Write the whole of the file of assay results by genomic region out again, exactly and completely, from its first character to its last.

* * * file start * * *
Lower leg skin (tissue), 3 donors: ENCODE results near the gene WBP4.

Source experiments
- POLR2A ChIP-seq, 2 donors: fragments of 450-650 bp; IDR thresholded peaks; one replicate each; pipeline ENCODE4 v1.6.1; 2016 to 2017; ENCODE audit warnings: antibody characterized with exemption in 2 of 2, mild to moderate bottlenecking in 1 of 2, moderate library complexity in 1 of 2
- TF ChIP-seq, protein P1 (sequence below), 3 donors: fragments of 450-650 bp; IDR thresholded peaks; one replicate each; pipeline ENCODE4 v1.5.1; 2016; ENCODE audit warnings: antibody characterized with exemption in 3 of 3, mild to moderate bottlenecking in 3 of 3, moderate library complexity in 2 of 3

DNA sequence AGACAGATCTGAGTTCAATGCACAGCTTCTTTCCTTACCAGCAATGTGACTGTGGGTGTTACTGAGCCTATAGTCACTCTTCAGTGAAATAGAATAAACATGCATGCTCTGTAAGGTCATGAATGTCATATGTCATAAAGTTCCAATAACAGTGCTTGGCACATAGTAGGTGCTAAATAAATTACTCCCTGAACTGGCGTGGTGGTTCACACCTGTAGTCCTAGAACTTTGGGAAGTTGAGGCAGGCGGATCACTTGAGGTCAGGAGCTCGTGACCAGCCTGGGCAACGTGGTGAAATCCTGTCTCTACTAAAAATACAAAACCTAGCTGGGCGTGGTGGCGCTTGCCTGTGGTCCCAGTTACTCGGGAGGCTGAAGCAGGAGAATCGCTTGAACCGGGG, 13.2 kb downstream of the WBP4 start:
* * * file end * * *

Lower leg skin (tissue), 3 donors: ENCODE results near the gene WBP4.

Source experiments
- POLR2A ChIP-seq, 2 donors: fragments of 450-650 bp; IDR thresholded peaks; one replicate each; pipeline ENCODE4 v1.6.1; 2016 to 2017; ENCODE audit warnings: antibody characterized with exemption in 2 of 2, mild to moderate bottlenecking in 1 of 2, moderate library complexity in 1 of 2
- TF ChIP-seq, protein P1 (sequence below), 3 donors: fragments of 450-650 bp; IDR thresholded peaks; one replicate each; pipeline ENCODE4 v1.5.1; 2016; ENCODE audit warnings: antibody characterized with exemption in 3 of 3, mild to moderate bottlenecking in 3 of 3, moderate library complexity in 2 of 3

DNA sequence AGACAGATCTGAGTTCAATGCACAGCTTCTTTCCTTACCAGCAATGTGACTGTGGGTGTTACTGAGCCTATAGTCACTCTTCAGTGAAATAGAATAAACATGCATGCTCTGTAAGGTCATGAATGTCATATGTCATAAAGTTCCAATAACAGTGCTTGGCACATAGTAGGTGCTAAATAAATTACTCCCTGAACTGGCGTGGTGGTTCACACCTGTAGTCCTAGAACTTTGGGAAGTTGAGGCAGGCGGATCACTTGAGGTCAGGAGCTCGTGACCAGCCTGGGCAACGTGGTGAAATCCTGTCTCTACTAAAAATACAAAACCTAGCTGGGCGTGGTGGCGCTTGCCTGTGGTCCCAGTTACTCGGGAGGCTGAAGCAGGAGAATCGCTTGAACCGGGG, 13.2 kb downstream of the WBP4 start: